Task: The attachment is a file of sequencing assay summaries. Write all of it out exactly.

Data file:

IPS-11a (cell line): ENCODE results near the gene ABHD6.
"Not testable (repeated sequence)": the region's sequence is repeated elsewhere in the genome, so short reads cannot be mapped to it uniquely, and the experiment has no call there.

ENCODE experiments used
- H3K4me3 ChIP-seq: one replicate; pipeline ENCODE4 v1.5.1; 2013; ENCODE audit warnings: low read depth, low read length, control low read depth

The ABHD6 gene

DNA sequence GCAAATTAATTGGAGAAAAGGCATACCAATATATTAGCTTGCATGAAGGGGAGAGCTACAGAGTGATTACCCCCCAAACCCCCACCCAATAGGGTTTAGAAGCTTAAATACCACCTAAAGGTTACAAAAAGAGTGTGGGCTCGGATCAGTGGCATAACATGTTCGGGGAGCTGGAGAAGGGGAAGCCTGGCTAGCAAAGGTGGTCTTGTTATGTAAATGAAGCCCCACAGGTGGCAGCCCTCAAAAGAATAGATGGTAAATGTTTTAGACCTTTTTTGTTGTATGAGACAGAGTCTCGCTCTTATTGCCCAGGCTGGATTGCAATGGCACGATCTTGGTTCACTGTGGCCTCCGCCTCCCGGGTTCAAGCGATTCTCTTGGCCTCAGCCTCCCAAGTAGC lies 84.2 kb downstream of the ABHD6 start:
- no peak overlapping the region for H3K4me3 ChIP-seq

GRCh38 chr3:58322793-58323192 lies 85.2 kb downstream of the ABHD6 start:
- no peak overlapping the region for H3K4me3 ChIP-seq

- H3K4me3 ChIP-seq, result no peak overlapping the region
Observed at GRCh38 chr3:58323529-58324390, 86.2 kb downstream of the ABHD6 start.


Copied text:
IPS-11a (cell line): ENCODE results near the gene ABHD6.
"Not testable (repeated sequence)": the region's sequence is repeated elsewhere in the genome, so short reads cannot be mapped to it uniquely, and the experiment has no call there.

ENCODE experiments used
- H3K4me3 ChIP-seq: one replicate; pipeline ENCODE4 v1.5.1; 2013; ENCODE audit warnings: low read depth, low read length, control low read depth

The ABHD6 gene

DNA sequence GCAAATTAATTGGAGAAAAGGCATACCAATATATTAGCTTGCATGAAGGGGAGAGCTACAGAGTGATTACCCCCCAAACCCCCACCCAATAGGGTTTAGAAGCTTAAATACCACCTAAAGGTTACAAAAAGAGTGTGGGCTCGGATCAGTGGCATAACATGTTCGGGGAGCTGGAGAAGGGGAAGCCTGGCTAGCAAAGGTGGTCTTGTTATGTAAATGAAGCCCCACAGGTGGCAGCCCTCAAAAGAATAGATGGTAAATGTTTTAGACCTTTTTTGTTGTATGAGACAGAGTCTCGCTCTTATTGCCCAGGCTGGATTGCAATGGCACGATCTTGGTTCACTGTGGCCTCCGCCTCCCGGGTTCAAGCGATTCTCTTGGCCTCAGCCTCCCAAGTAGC lies 84.2 kb downstream of the ABHD6 start:
- no peak overlapping the region for H3K4me3 ChIP-seq

GRCh38 chr3:58322793-58323192 lies 85.2 kb downstream of the ABHD6 start:
- no peak overlapping the region for H3K4me3 ChIP-seq

- H3K4me3 ChIP-seq, result no peak overlapping the region
Observed at GRCh38 chr3:58323529-58324390, 86.2 kb downstream of the ABHD6 start.